Well, it’s mid-July, and for many of us that means four to six more weeks of kids home from school. By now you know whether your summer routine is “working” or not. You’re either blissfully enjoying the rewards of the season with your offspring, or grimly counting down the days until school starts. Or probably, like me, you’re somewhere in between.
I think most parents want their kids to have a great summer. And by “great,” we don’t mean “sitting in the house playing video games and watching the Disney Channel 24/7.” No, we envision some sort of ideal, fulfilling summer involving bicycles, lemonade stands, tennis, beaches, roasted marshmallows and sidewalk chalk. Well, the problem with this vision is that it doesn’t just become reality all by itself. You, the parent, need to help it along a little, while still going to work (inside or outside the home), folding laundry and getting meals on the table. Enter the summer routine (sometimes known as a chore chart). Nobody likes to be a taskmaster, but we all can benefit from a little structure. Or as I like to say, “Get your chores done so you can have fun!”
Since my kids were little, I’ve had some sort of summer routine for them to follow. Our summer routine has evolved as the kids got older and I discovered what worked and didn’t. I’ve generally used chore charts throughout the year as well, with limited success. Kids hate chores, right? Not (so much) anymore! This summer seems to be the best ever for us, and I wanted to share what’s working. I’d really love to hear what’s working for you, too!
What’s On the Chart?
Although I already had an existing summer routine chart that I simply tweaked to reflect some new ideas, those tweaks made all the difference! I credit the Power of Moms “Summer Camp Kit” with the inspiration for this year’s summer routine. Their idea of having “must-do” activity categories was a breakthrough for me! Definitely check it out, purchase their kit, and save yourself a lot of work. Here are my kids’ must-do activities for each day: Bible time, 5-10 minutes; wash, brush teeth, and get dressed; feed the dog (either a.m. or p.m.); dispose of clean and dirty laundry in their rooms; pick up their stuff around the house, tidy their rooms (twice a week), contribute to the household (see “choice” below); do a mealtime chore; play with the dog 30 minutes (alternating days); be active outside for 30 minutes; practice something (see “choice” below); and read 30 minutes. The rest of the day is free to hang with friends, go to the pool, whatever.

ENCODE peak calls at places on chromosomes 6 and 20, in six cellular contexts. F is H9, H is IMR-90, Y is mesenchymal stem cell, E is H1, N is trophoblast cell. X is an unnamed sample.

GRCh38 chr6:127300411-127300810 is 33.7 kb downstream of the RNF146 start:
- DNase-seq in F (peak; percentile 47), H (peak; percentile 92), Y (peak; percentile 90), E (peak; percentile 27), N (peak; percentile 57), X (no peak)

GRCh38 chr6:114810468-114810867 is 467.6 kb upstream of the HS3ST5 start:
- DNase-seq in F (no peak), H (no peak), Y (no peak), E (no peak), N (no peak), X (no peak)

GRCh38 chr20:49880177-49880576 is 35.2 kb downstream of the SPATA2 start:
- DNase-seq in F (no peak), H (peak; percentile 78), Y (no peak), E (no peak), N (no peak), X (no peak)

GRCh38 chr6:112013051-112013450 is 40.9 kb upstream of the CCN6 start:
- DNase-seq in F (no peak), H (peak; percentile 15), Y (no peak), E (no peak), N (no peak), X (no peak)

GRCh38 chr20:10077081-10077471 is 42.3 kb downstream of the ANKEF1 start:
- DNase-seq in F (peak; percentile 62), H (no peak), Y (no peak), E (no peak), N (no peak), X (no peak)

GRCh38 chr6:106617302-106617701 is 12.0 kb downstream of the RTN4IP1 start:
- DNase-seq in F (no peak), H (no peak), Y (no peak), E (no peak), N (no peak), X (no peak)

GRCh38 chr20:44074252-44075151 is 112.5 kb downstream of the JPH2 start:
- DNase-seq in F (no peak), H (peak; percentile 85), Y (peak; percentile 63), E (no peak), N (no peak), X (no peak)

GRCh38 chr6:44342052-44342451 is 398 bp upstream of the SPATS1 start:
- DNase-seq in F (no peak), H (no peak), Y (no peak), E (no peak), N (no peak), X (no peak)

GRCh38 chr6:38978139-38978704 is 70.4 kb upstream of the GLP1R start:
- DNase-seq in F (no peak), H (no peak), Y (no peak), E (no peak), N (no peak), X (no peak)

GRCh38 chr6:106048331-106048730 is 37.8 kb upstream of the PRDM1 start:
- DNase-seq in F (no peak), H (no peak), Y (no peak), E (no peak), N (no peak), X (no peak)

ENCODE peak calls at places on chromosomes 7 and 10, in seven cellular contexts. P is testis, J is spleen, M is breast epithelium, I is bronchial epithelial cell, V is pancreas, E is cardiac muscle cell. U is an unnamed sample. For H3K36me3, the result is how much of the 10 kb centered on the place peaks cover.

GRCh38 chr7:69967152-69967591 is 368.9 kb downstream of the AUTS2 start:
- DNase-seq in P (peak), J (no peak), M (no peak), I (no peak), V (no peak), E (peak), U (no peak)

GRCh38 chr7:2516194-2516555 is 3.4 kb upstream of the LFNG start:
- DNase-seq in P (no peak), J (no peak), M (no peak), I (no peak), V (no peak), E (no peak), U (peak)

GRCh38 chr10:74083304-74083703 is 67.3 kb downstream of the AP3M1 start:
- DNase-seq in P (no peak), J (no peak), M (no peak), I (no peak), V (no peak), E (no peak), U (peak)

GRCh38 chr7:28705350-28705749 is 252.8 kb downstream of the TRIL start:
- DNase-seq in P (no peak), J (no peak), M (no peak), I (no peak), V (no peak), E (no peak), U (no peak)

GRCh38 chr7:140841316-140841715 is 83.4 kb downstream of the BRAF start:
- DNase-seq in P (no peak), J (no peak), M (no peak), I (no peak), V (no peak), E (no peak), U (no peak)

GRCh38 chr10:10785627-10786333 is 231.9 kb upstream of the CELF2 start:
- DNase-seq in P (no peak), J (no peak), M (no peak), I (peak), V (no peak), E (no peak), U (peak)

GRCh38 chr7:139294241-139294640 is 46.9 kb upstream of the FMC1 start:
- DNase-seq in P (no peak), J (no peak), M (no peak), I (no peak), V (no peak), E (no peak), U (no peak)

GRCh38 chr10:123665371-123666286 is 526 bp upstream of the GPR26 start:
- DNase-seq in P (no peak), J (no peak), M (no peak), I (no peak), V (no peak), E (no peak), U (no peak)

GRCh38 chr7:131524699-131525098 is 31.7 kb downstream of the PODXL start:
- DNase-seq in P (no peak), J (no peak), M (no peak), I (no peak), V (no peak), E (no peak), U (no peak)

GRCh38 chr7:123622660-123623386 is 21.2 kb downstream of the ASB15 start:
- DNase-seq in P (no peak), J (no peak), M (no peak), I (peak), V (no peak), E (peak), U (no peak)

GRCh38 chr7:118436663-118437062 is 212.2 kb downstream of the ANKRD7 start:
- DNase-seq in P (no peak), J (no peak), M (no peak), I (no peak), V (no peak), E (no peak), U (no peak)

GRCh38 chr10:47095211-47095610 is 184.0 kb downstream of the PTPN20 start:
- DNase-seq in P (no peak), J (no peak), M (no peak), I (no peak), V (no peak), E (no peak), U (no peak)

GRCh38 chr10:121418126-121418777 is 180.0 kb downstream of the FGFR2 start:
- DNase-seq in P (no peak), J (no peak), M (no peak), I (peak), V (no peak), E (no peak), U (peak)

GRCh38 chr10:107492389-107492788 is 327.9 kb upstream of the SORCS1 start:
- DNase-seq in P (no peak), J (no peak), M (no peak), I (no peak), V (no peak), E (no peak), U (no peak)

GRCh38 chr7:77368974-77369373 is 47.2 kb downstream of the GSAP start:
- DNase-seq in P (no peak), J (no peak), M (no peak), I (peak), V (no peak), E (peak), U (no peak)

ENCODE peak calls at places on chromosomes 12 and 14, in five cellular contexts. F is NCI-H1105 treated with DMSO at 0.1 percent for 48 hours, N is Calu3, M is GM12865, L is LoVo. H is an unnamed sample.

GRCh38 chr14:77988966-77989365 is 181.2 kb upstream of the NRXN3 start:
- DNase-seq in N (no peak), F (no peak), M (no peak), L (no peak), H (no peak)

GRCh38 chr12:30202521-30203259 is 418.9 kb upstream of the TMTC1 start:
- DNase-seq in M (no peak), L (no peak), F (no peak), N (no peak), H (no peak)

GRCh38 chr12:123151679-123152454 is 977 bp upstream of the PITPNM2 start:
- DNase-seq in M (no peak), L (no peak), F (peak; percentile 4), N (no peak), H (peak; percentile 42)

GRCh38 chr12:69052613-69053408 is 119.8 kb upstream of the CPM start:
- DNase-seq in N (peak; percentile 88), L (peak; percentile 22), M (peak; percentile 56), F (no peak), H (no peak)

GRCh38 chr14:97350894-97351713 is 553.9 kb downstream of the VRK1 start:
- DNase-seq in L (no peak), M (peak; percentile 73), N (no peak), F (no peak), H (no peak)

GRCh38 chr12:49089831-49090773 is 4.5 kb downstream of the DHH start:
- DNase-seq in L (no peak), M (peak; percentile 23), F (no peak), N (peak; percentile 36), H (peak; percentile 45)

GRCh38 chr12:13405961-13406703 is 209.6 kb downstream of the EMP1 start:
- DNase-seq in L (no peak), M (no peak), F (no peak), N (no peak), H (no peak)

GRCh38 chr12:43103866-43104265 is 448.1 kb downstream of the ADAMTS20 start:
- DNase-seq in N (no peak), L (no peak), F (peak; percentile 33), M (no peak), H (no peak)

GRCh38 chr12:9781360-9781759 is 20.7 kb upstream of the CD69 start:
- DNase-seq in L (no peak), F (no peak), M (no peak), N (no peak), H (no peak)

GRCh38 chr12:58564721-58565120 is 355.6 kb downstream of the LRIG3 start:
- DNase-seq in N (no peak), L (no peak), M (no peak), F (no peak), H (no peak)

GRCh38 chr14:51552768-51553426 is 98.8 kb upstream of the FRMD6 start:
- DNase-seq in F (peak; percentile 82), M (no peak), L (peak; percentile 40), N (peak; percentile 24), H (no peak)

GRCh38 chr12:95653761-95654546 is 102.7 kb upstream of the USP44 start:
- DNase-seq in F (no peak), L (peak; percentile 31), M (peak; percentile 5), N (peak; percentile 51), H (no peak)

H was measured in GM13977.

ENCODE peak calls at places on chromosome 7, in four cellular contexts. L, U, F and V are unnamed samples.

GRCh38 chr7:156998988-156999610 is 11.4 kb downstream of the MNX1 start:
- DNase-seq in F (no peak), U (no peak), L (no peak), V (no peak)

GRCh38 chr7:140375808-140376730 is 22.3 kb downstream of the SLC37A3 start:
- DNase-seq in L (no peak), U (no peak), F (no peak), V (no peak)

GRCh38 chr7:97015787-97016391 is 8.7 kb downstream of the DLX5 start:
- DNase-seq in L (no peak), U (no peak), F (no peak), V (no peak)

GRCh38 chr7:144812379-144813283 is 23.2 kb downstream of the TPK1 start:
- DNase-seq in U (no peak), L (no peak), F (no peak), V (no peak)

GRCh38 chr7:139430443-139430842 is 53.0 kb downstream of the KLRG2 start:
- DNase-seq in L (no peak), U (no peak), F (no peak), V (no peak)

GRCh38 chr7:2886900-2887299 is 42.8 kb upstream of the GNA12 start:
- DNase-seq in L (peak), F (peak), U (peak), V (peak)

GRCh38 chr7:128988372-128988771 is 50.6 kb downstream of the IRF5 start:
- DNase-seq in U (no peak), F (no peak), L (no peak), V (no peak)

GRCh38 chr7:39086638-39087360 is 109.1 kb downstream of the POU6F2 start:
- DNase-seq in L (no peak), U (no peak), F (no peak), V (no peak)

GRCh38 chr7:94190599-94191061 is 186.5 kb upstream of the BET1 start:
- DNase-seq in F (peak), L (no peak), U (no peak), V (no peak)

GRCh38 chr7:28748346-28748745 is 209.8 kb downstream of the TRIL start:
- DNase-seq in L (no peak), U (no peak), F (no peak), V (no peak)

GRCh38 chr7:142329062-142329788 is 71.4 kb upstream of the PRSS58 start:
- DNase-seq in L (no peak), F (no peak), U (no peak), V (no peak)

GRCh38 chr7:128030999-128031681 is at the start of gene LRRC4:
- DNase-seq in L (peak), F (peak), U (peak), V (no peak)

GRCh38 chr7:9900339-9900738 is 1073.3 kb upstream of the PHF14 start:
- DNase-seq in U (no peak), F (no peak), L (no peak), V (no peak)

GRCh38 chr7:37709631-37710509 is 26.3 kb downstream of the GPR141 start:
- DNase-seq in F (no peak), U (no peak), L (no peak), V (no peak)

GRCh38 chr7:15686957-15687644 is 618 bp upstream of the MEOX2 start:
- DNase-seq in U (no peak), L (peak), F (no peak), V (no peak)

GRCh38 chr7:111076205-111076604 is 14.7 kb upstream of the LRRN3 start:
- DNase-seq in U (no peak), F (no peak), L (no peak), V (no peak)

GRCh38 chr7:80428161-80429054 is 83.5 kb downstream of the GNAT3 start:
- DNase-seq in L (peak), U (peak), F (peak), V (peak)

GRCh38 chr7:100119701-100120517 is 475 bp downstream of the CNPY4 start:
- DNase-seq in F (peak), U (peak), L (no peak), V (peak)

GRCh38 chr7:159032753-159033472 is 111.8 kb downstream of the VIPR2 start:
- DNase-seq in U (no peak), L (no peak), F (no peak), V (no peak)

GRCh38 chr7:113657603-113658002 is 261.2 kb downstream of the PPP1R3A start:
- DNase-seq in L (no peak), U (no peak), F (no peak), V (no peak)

What’s Working This Year
Unlike previous years’ charts, this year’s chart is actually getting used, without much complaint. Here’s what I think is working:
Screen Limits The first summer rule we ever had was “No TV Before 3” (meaning 3:00 p.m.). I figured that was a good way to get the kids involved with something else before the TV monster took over. Many days, once they got started with something fun, they never even wanted to turn on the TV. Now, we still have the 3:00 rule, but we have to say “no screens” to encompass iPods, computers, etc. If screens are involved in a kids’ project, as they so often are these days, then we make an exception to the rule. However, charts must be done before screens can be used.
Choice Choice! What a concept! Let your child choose how he or she contributes to the household. This works so well, I can’t even believe it. Our charts say, “Contribute to the household.” On the back, this is explained: “Do a substantial and needed chore such as: take out the garbage, fold a load of laundry, sweep the kitchen floor, (the list goes on).” The only requirement is that it must be a needed chore. In other words, if the garbage doesn’t need to be taken out, you can’t use that as your contribution for the day. Mealtime chores are similar, just related to mealtime (empty dishwasher, wipe down table, etc.). For “practice something,” kids just need to work at and get better at something, whether it’s juggling, piano, algebra, dance, Spanish, or baseball. With choices, kids can’t get tired of doing the same thing every day or claim to hate a particular activity. After all, it’s their choice!
Earning Potential First of all, I am a firm believer that rewards don’t work. I’d much rather have my kids be intrinsically motivated to do things. However, earning some spending cash is a pretty good motivator! Earning money is a real-world skill and that’s part of the point of doing these summer chores. In summers past, I had an all-or-nothing philosophy. Kids had to complete their entire chart to earn their weekly allowance. Well, that was a dismal failure. I guess the concept of having to check every box was overwhelming. And, life does sometimes get in the way. So this year, we are going with a pay-per-square approach. Each square they check off is worth 15 cents. That doesn’t sound like much, but it can add up to around $10 a week if everything is completed, plus a bonus for a completed chart. It’s working: My kids are actually volunteering to do chores, and that is music to my ears.
What About the Fun Part?
I highly recommend putting some structure to the fun part of your summer, too. There are many lists on the internet of fun summer activities. I have captured several of them on my Pinterest page. I’d love to hear all of your suggestions, comments, and feedback. Please leave a comment!